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IAEA Approves North Korean Monitoring Mission

A 2005 satellite image of the nuclear reactor at Yongbyon (AFP) VIENNA, July 9, 2007 -- The governing body of the UN's nuclear watchdog has authorized the deployment of monitors back to North Korea.

Muhammad el-Baradei, the head of the International Atomic Energy Agency, says the agency's board of governors agreed in Vienna today that they would send experts to North Korea to supervise the closure of its plutonium-producing reactor.

El-Baradei said the timing of the visit depends upon when Pyongyang issued an invitation.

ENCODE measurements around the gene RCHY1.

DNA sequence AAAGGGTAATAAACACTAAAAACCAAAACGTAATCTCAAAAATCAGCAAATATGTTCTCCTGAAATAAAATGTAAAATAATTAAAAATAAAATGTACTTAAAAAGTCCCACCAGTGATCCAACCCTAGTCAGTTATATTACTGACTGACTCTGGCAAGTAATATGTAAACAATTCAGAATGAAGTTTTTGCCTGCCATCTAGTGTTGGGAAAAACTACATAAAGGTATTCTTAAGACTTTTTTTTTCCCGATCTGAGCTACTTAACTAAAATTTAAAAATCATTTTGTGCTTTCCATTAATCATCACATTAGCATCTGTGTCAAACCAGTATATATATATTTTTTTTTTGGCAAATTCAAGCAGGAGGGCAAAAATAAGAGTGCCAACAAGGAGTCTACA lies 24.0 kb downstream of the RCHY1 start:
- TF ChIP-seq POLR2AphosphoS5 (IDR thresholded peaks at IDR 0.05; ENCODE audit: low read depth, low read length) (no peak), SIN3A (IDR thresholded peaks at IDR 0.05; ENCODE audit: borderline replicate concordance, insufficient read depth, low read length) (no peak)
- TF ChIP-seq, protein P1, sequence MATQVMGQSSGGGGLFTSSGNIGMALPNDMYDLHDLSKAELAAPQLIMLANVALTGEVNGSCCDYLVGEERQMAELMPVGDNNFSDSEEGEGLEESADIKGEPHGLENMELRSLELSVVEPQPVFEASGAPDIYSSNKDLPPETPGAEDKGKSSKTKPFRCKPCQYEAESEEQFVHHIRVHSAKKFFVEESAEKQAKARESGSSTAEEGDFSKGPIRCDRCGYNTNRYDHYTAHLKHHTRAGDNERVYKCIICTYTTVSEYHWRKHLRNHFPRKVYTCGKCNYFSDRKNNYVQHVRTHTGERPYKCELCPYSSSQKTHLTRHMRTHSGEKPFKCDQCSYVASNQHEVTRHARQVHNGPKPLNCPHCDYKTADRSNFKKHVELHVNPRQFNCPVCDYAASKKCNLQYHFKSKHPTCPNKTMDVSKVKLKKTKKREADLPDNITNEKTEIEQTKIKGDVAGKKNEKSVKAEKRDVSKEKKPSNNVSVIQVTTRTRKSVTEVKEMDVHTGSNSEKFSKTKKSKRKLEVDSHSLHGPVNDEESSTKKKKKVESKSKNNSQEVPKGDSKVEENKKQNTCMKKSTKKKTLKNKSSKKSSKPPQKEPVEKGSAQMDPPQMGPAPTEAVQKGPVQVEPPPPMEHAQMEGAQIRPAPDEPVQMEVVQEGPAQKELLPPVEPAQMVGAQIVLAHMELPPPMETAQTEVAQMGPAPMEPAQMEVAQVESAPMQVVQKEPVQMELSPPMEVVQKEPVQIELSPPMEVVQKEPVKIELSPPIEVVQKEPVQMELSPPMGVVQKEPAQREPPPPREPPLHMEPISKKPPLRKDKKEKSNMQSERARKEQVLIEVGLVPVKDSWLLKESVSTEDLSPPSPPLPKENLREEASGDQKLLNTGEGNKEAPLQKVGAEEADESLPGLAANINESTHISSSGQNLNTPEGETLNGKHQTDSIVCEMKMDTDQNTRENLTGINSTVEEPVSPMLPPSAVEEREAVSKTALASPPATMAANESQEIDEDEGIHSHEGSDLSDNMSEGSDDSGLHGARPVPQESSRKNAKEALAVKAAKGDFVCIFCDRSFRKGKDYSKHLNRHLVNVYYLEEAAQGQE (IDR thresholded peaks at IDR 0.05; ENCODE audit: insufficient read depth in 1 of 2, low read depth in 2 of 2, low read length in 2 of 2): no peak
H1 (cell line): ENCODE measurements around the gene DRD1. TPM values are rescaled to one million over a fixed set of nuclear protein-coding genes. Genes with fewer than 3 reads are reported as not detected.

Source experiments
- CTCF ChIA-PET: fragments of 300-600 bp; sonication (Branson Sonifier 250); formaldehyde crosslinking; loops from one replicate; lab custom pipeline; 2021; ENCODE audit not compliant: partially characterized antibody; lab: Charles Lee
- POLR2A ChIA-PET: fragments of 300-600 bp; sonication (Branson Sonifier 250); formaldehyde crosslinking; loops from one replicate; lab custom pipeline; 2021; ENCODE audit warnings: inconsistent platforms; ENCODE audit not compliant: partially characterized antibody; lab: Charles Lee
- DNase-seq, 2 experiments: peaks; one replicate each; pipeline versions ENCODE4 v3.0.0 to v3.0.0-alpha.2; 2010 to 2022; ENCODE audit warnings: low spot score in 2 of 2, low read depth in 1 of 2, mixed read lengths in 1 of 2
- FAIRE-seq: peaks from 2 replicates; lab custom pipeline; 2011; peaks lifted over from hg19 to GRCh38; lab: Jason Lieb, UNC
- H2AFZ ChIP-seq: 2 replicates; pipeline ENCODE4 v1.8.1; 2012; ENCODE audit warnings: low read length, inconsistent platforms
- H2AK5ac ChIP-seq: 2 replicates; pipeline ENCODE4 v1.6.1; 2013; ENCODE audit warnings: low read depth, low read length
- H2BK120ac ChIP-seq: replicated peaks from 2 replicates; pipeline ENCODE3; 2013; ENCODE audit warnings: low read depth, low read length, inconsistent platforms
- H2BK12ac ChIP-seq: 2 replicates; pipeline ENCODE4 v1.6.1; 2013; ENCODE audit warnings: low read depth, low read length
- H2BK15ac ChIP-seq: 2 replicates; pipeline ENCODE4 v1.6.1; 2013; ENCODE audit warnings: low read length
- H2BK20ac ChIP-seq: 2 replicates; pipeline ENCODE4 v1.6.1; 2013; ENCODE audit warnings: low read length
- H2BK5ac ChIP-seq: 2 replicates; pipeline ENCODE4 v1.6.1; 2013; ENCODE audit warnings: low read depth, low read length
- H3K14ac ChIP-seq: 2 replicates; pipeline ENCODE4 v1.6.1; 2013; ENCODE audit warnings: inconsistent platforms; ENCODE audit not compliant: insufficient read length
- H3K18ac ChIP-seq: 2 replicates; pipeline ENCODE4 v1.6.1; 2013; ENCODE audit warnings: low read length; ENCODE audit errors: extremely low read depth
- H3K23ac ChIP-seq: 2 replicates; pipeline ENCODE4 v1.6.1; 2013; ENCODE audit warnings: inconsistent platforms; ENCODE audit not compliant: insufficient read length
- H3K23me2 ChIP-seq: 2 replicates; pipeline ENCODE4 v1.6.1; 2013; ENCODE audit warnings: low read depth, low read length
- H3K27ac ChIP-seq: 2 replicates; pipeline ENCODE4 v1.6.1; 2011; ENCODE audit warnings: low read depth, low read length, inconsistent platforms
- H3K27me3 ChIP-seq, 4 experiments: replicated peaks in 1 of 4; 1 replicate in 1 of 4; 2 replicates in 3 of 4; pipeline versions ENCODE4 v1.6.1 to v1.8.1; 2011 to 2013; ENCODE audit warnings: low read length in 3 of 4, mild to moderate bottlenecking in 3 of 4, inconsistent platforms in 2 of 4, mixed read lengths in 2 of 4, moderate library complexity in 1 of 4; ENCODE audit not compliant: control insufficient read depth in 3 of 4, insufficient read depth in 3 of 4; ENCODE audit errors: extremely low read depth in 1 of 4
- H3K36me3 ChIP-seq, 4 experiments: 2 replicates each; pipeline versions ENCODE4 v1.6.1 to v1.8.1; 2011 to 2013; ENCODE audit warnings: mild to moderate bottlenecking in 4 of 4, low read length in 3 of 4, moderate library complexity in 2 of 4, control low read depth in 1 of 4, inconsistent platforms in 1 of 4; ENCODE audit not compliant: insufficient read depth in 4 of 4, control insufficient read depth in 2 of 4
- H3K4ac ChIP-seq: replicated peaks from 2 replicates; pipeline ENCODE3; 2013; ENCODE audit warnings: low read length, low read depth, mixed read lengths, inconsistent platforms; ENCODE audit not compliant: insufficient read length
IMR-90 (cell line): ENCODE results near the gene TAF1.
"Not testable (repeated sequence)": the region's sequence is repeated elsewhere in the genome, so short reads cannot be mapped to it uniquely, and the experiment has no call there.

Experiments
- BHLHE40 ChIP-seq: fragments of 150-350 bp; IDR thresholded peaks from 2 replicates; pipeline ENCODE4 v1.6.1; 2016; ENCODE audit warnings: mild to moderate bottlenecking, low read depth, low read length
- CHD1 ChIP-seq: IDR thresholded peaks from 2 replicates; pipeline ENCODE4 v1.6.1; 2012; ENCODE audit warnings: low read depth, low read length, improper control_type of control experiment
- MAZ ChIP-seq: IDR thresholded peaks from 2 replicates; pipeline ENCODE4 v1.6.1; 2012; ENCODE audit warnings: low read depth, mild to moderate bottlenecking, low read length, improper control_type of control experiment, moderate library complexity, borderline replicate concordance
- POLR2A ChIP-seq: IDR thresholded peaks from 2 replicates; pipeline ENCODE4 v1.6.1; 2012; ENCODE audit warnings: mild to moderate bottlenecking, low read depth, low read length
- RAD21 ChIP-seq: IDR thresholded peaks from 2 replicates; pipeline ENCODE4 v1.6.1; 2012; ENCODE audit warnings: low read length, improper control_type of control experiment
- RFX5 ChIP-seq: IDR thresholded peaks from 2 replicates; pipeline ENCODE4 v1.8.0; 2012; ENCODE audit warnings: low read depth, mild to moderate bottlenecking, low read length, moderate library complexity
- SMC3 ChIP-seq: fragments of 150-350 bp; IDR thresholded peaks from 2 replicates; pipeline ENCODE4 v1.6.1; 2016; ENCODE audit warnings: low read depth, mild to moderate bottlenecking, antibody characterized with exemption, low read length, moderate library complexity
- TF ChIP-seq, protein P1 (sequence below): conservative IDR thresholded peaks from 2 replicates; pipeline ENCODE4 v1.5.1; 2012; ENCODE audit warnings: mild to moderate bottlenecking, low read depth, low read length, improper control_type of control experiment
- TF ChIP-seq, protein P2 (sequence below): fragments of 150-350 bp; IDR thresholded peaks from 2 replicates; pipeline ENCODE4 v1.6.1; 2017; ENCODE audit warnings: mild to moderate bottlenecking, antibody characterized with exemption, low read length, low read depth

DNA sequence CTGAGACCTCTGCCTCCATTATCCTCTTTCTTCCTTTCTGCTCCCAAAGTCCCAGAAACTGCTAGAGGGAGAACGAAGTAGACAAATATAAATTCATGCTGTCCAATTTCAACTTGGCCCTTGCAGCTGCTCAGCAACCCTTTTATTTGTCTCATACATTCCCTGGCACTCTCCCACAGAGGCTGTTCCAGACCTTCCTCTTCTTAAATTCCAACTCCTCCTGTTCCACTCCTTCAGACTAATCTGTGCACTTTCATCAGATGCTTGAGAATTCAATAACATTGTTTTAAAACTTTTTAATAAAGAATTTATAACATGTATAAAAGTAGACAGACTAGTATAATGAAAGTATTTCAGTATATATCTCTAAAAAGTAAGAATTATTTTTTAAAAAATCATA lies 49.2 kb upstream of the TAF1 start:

North Korea has agreed to close its Yongbyon nuclear complex in exchange for fuel oil. It has said that IAEA monitors will be granted access to that complex after the first fuel shipment is delivered.

The presence of IAEA monitors in North Korea ended in 2002 when inspectors were expelled after the United States presented evidence suggesting North Korea has a secret nuclear weapons program.

(Reuters, AP, AFP)

Battling Nuclear Proliferation

Battling Nuclear Proliferation

A nuclear-capable, short-range missile on display in Islamabad, Pakistan, in March (AFP)

IS PROLIFERATION INEVITABLE? On June 18, RFE/RL hosted a briefing featuring Henry Sokolski, executive director of the Nonproliferation Policy Education Center. Sokolski discussed the challenges to the global nonproliferation regime and what Western countries can do to strengthen it.


Listen to the entire briefing (about 60 minutes):
Real Audio Windows Media


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